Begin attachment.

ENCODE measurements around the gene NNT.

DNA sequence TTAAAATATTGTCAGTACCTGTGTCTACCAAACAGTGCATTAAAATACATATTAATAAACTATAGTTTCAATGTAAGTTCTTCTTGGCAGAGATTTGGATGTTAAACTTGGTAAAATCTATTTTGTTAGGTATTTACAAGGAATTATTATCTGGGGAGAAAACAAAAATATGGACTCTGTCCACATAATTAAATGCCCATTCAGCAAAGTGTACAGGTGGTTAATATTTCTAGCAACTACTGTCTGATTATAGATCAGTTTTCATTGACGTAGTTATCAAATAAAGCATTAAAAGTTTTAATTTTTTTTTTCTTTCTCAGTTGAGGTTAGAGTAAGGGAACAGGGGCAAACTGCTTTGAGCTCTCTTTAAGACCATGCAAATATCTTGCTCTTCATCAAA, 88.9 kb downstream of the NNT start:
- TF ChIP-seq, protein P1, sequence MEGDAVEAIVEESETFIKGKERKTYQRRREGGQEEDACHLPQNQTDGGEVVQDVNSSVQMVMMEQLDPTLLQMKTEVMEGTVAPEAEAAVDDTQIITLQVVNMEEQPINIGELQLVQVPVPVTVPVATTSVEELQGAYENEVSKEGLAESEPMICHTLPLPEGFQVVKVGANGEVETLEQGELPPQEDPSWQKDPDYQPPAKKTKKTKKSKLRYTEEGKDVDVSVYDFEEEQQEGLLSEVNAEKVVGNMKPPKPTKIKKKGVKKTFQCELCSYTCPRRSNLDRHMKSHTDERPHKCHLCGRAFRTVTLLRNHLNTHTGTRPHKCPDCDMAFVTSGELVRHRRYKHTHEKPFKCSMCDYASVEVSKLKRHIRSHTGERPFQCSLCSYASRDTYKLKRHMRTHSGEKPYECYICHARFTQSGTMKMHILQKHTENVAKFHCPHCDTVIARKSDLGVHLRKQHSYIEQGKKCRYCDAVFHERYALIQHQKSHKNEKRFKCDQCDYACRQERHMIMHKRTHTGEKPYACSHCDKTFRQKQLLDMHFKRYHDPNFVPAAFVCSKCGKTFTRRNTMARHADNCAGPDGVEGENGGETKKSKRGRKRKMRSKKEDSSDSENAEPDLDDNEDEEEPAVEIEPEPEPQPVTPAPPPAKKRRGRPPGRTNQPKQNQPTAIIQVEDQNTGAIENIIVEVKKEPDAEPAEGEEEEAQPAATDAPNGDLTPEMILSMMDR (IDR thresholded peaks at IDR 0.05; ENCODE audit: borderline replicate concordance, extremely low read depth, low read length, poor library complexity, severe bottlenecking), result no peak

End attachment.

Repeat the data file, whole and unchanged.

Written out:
ENCODE measurements around the gene NNT.

DNA sequence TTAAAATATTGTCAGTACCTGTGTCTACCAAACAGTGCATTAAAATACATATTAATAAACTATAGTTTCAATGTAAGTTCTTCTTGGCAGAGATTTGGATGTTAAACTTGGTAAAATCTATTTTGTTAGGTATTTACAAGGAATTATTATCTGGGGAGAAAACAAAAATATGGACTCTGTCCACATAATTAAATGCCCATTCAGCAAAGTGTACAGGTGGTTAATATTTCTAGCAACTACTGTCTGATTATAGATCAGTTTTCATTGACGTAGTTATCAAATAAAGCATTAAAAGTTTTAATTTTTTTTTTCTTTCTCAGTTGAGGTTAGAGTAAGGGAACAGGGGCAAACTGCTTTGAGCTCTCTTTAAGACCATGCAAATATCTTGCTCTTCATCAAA, 88.9 kb downstream of the NNT start:
- TF ChIP-seq, protein P1, sequence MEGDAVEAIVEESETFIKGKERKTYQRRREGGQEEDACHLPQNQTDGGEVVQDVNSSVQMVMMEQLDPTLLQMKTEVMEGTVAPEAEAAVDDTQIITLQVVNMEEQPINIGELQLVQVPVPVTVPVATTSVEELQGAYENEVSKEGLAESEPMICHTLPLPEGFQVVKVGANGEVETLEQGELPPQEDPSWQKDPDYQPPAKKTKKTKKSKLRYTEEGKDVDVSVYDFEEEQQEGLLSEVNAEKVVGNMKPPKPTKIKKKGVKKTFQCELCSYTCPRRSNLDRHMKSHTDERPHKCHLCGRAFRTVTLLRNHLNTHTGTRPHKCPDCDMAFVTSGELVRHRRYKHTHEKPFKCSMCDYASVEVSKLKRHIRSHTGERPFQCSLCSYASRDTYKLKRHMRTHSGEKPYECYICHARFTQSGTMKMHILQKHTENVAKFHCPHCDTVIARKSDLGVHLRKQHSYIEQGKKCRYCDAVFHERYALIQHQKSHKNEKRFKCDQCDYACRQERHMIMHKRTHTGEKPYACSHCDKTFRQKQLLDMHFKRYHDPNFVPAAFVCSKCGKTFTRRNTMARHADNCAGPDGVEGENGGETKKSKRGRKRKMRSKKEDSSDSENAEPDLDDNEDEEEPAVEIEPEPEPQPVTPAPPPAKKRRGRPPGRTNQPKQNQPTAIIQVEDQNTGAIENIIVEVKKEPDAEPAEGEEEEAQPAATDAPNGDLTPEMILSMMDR (IDR thresholded peaks at IDR 0.05; ENCODE audit: borderline replicate concordance, extremely low read depth, low read length, poor library complexity, severe bottlenecking), result no peak